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Felons Have the Right to Work Too: Job Related Background Screening

Posted by Ryan Howard on Wed, Jun 26, 2013


Avoiding a Deny-All Policy

The practice of conducting background checks on prospective employees, contractors and volunteers has become standard operating procedures for many companies across the United States. As transactional volumes and awareness increase, there has been a natural rise in litigation resulting from such requests.

Employers are considered the “End User” of a consumer report, and have certain obligations under the Fair Credit Reporting Act (FCRA) when conducting background checks for new hires or continued employment. There may be additional obligations required by State law, as well as background screening guidance and recommendations set forth by the Equal Employment Opportunity Commission (EEOC) that employers should review.

(EEOC releases guidance on background checks, click here for a sample Decision Matrix template)

Consumer Reporting Agency’s (CRA’s) are those companies who assemble or evaluate consumer information for the purpose of furnishing consumer reports to third parties. Employers often contract with CRA’s to help mitigate their risk of workplace violence, employee theft, and negligent hiring lawsuits. Additionally, CRA’s often consolidate and expedite the background screening process for human resource professionals and hiring managers.

Recent legal actions have included allegations brought forth by the Federal Trade Commission (FTC) and the Equal Employment Opportunity Commission (EEOC) against both Employers and CRA’s. Most notably the lawsuits filed against a BMW manufacturing operation in South Carolina and discount-retailer Dollar General, alleging that their criminal background check policies resulted in employees being fired or being screened out in the hiring process. As an employer and End User of consumer reports, there are a few things you can (and should) do to help protect your business.

The key is to develop a consistent screening policy that will factor the avoidance of blanket “deny all” policies, and ensures decisions are tailored to specific job relatedness criteria.

Although in years past an employer may have had a blanket 'deny-all' policy for felons; this is no longer the case. Hiring managers must factor in the nature of the crime, and weigh it against the job relatedness of the position being applied for. Example: an applicant with a DUI felony conviction applying for a job as an administrative clerk (with no job related driving required) should be given additional consideration. On the contrary, an applicant with the same DUI felony conviction applying for a position as a taxi driver may realistically fall outside the acceptable hiring criteria.  A reputable background screening provider should be able to assist with establishing FCRA compliance and best practices. This includes documentation for the following: Proper inclusion and exclusion of applicant Arrests and Conviction records (based on disposition dates and jurisdictional regulations), as well as written Pre-Adverse Action and Adverse Action notification procedures, Dispute resolution procedures, and more.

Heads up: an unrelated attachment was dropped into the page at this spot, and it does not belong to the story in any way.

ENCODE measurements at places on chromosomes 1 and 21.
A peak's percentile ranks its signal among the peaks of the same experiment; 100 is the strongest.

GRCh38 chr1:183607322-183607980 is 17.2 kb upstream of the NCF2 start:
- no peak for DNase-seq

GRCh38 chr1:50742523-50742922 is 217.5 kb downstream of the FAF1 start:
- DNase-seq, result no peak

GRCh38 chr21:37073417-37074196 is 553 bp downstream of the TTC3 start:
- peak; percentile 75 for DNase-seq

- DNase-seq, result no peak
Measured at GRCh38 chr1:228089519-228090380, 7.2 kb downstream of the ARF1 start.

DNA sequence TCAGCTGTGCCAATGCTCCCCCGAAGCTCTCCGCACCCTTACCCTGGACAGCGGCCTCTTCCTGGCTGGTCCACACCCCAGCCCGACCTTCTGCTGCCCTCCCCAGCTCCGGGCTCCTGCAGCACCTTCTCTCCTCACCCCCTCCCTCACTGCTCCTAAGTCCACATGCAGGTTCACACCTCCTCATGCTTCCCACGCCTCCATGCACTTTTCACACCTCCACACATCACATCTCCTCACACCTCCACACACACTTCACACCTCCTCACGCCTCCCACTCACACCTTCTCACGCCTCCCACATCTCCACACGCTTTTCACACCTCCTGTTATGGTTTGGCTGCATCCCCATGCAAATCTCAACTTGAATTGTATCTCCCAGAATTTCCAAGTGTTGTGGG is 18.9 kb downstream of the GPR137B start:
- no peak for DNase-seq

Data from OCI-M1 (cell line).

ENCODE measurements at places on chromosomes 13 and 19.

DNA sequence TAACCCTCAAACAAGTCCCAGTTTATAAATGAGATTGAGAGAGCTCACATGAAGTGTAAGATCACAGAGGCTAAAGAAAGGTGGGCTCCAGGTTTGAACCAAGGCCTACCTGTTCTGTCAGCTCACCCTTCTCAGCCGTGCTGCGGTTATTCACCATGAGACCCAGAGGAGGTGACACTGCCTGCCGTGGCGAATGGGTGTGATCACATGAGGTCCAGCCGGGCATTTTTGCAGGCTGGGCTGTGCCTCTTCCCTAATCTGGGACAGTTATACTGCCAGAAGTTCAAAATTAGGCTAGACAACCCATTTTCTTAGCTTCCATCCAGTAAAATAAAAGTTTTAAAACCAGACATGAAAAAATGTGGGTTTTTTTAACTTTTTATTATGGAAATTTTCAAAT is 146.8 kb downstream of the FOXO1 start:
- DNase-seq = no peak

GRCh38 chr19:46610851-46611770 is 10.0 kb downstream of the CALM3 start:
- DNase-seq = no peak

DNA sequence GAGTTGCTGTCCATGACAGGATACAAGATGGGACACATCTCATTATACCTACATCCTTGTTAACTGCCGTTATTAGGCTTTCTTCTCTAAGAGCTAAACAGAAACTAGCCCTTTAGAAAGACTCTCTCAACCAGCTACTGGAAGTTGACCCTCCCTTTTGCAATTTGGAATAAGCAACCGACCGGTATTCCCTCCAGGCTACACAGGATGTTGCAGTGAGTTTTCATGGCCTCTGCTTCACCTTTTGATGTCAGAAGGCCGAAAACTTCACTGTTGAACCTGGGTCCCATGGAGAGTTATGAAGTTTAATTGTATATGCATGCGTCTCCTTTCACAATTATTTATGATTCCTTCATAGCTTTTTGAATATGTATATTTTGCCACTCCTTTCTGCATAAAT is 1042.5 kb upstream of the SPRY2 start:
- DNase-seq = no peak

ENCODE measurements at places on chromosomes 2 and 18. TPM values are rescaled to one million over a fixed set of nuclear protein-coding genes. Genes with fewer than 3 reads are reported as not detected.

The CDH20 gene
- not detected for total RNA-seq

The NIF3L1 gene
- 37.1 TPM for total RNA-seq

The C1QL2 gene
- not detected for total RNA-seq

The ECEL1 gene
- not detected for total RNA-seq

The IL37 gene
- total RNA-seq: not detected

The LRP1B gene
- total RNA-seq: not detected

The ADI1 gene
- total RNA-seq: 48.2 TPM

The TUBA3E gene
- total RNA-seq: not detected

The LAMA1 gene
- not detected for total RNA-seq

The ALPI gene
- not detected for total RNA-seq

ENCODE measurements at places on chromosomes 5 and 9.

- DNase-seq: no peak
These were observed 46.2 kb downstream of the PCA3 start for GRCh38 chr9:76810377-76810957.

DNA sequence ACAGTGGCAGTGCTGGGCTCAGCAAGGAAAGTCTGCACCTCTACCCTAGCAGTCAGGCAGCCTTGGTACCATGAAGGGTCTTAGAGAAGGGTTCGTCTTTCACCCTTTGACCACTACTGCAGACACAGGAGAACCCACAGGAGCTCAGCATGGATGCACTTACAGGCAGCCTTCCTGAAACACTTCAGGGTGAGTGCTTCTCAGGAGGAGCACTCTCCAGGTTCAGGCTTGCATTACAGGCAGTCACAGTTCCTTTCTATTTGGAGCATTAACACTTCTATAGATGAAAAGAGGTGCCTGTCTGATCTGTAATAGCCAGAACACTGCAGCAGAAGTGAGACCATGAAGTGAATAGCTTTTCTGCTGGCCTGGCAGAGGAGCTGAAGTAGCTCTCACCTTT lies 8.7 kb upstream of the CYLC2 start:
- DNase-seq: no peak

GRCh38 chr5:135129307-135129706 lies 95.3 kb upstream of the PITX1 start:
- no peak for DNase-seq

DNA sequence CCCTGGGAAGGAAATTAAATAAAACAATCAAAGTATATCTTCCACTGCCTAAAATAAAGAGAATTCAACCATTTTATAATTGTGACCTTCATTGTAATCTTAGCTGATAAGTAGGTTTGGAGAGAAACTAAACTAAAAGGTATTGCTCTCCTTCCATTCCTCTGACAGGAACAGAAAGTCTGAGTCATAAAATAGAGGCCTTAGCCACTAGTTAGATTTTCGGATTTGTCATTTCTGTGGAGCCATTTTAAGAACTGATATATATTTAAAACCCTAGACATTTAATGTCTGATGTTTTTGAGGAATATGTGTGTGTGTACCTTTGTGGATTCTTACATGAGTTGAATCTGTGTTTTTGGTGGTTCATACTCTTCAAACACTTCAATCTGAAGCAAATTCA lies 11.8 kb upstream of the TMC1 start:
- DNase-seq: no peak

The goal is to develop a risk mitigating solution that allows your business to remain diligent in the applicant screening and selection process. The following is a list of helpful documents for human resource professionals engaged in the process of conducting background checks:

Instant Documents for Compliant Background Screening:

Notice to Users of Consumer Reports, Obligations under the FCRA (Download): This document provides an overview of requirements to remain compliant with the Fair Credit Reporting Act.

Written Consent and Authorization Form (Download): Employers are required to obtain written consent and authorization to conduct a background check.

Pre-Adverse and Adverse Action Notifications (Download): If you are basing a decision to not hire / employ an individual based on information contained in their consumer report, you MUST send a pre-adverse and adverse action notice. This gives the applicant ample time (if they so desire) to dispute the results.

Summary of Your Rights Under the FCRA (Download): When obtaining consent and/or providing the applicant with a copy of their consumer report, this document must be included. Certain states (like California) have their own requirements. Note, the National Association of Professional Background Screeners (NAPBS) publishes a series of educational resources for Employers, available here.

Background Check Decision Matrix (Download): The EEOC has published guidance for employers conducting background checks. As noted earlier, the recommendations include the avoidance of blanket deny-all polices and recommend that employers factor job related decision points when reviewing a screening report.

Ban the Box Law: Some jurisdictions of enacted a “Ban the Box” law that places a limitation on when employers can request background screening reports. In these locations, employers must wait until after the offer for employment has been extended.

Moving forward:

As the number of professional background screening companies has grown over the years, it’s important to protect your business by selecting a vendor (CRA) that knows your industry, understands your locations and jurisdictional laws. Although background screening companies have come a long way in complying with the FCRA, they must continue to work with employers to educate and modify industry best practices.  

For additional information please feel free to contact us directly, or click below for a quick checklist on employer background screening compliance.




Topics: Human Resources, Employment Background Screening, FCRA Compliance, Hiring and Recruiting